There’s a $6,000 annual contribution limit to the Roth IRA for 2019.

That’s unless you’re 50 or over, in which case there’s a catch-up contribution limit of $7,000.

That access to contributions makes the Roth IRA arguably the most flexible of all retirement accounts, and it’s something to keep in mind.

Regardless of which accounts you ultimately decide to use, we’ve got you covered with fantastic content to help you grow your wealth.

As you’ll notice in the Blueprint, I’ve used the long-term investment strategy of dividend growth investing to help me go from poverty to financial independence in short order.

Fellow contributor Dave Van Knapp did a great job of laying out exactly why this strategy is so great and how to successfully execute it.

Check out his Dividend Growth Investing Lessons for more on that.

This strategy basically involves buying shares in world-class businesses that pay their shareholders reliable and growing cash dividends.

After all, shareholders collectively own a publicly shared company.

That means any profit a company produces is owned by the shareholders.

Shareholders should demand their fair share of that profit.

That’s where a cash dividend comes in.

As profit grows, so should the dividend.

These growing cash dividends are “proof in the profit pudding”.

They’re a great litmus test for a quality business.

And they can provide an excellent foundation for financial independence, providing the passive income necessary to pay bills without having a job.

The Dividend Champions, Contenders, and Challengers list gives you plenty of ideas.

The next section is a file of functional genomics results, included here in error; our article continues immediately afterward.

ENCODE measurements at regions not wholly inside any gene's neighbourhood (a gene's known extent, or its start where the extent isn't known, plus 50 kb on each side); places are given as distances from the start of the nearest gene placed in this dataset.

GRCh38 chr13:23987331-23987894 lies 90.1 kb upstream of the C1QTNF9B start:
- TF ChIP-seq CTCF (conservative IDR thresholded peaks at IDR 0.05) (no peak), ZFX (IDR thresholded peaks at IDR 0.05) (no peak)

Undervalued Dividend Growth Stock of the Week by Jason FieberIt contains invaluable data on more than 800 US-listed stocks that have raised dividends each year for at least the last five consecutive years.

Once you’re ready to actually invest your capital, I personally highlight a compelling long-term dividend growth stock investment idea every Sunday.

These ideas undergo a thorough analysis and rigorous valuation process.

When a high-quality dividend growth stock appears to be undervalued and worthy of investment, I freely expose these ideas via the Undervalued Dividend Growth Stock of the Week series.

Ultimately, it’s up to you, Phil, to decide which account(s) you use.

Your decision should factor in your retirement time frame, potential access to a 401(k) match at work, and how much red tape you want to deal with in your life.

Either way, you have some great resources here to grow your wealth and passive income.

Make sure to get started growing your money today. 

I wish you luck and success.

Jason Fieber

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Disclaimer: Jason Fieber is not a licensed financial advisor, tax professional, or stock broker. Please consult with a licensed investment professional before investing any of your money. If your money is not FDIC insured, it may decline in value. To protect the privacy of our readers, any names published in this article are under aliases. In addition, text may be edited, omitted or paraphrased for grammar or length.